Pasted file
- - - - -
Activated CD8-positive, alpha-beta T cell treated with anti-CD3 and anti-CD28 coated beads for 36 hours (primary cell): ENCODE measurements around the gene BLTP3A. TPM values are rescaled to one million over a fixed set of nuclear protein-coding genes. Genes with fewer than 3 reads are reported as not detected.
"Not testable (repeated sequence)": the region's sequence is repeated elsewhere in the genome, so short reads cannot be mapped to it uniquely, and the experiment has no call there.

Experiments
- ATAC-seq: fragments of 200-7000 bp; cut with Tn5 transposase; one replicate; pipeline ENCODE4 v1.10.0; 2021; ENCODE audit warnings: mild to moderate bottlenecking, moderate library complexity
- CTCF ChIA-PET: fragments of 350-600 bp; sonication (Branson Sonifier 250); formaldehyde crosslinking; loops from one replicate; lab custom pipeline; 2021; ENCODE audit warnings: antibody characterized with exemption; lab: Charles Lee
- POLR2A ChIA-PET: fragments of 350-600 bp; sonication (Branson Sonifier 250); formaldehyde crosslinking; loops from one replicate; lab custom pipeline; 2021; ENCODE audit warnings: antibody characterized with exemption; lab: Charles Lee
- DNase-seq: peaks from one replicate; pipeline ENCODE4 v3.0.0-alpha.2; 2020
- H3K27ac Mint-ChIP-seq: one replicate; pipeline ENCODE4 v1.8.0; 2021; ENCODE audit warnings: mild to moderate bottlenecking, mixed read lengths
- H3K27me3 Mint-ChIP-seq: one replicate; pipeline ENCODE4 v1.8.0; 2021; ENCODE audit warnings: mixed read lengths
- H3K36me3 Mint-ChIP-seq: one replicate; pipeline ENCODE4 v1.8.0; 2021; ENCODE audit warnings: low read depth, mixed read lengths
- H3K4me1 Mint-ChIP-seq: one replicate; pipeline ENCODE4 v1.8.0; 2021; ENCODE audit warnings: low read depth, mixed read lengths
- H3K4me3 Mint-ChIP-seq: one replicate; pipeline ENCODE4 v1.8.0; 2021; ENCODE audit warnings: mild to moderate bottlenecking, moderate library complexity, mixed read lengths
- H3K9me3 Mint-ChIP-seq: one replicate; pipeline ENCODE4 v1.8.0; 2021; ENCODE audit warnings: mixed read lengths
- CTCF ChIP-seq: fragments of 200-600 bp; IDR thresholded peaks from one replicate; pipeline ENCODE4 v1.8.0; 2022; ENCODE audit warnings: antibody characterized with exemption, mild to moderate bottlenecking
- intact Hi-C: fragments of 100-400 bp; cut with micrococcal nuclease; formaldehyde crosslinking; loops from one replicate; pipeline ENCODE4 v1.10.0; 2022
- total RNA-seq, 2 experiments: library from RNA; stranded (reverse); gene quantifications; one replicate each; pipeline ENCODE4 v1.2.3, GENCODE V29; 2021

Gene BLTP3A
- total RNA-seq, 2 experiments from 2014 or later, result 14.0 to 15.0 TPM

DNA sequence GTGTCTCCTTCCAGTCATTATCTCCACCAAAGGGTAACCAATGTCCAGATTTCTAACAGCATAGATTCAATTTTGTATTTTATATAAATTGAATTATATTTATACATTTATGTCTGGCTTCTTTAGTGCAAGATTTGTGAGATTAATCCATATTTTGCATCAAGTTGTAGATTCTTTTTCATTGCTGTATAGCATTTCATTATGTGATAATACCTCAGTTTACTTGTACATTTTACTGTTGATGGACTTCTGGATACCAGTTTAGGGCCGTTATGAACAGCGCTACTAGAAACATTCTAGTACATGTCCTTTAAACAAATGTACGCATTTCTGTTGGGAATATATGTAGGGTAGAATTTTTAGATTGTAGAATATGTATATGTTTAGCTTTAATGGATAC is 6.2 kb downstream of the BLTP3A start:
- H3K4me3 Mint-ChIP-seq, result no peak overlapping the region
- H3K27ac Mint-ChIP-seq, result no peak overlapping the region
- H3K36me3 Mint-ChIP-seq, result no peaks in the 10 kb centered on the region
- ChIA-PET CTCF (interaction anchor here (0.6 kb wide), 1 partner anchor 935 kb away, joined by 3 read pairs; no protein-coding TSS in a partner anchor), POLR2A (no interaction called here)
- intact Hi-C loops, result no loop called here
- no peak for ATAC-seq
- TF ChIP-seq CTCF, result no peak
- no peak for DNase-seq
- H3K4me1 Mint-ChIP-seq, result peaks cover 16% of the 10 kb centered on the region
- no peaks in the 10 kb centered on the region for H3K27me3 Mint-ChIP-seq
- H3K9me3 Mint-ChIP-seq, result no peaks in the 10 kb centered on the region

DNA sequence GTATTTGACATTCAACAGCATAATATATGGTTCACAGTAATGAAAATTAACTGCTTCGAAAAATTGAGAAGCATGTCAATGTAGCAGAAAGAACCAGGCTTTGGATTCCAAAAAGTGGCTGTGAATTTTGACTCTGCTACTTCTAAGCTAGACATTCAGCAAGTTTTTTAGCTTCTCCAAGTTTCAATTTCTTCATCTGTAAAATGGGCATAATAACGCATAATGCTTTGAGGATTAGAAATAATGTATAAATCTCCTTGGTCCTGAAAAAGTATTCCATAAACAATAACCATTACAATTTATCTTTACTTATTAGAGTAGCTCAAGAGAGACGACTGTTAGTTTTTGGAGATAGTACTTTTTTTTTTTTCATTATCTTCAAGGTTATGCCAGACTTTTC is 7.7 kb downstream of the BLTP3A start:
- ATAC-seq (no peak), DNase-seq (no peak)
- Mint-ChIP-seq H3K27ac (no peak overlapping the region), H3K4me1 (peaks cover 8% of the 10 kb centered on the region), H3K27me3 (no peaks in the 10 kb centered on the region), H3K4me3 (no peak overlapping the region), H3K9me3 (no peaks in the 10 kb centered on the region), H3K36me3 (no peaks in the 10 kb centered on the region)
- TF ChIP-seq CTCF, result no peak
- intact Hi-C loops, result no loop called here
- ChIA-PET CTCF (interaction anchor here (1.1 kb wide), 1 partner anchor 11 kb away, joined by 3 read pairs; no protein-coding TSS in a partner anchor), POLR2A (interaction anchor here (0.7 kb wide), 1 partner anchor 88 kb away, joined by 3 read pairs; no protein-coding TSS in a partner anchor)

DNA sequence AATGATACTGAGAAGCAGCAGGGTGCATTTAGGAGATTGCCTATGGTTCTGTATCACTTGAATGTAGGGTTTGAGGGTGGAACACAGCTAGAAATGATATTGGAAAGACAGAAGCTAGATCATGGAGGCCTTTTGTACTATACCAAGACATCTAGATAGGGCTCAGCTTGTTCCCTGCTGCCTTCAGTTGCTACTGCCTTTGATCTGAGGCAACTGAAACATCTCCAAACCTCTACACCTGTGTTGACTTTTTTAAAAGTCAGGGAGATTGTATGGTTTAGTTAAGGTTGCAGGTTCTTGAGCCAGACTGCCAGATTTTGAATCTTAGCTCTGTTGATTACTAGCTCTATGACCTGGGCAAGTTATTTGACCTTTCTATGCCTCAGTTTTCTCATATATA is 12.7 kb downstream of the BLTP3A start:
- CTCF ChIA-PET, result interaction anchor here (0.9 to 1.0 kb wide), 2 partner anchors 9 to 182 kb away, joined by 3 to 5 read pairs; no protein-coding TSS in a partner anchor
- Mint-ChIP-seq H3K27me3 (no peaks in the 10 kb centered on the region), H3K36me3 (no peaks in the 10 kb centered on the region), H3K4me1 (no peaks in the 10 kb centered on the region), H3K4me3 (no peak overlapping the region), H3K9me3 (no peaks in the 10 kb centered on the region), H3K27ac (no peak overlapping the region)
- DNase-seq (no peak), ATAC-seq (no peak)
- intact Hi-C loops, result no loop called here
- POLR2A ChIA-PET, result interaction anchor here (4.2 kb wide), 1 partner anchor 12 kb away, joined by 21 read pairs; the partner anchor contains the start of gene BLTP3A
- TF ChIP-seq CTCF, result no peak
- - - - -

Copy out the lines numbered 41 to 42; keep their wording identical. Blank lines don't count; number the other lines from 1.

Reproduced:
- intact Hi-C loops, result no loop called here
- POLR2A ChIA-PET, result interaction anchor here (4.2 kb wide), 1 partner anchor 12 kb away, joined by 21 read pairs; the partner anchor contains the start of gene BLTP3A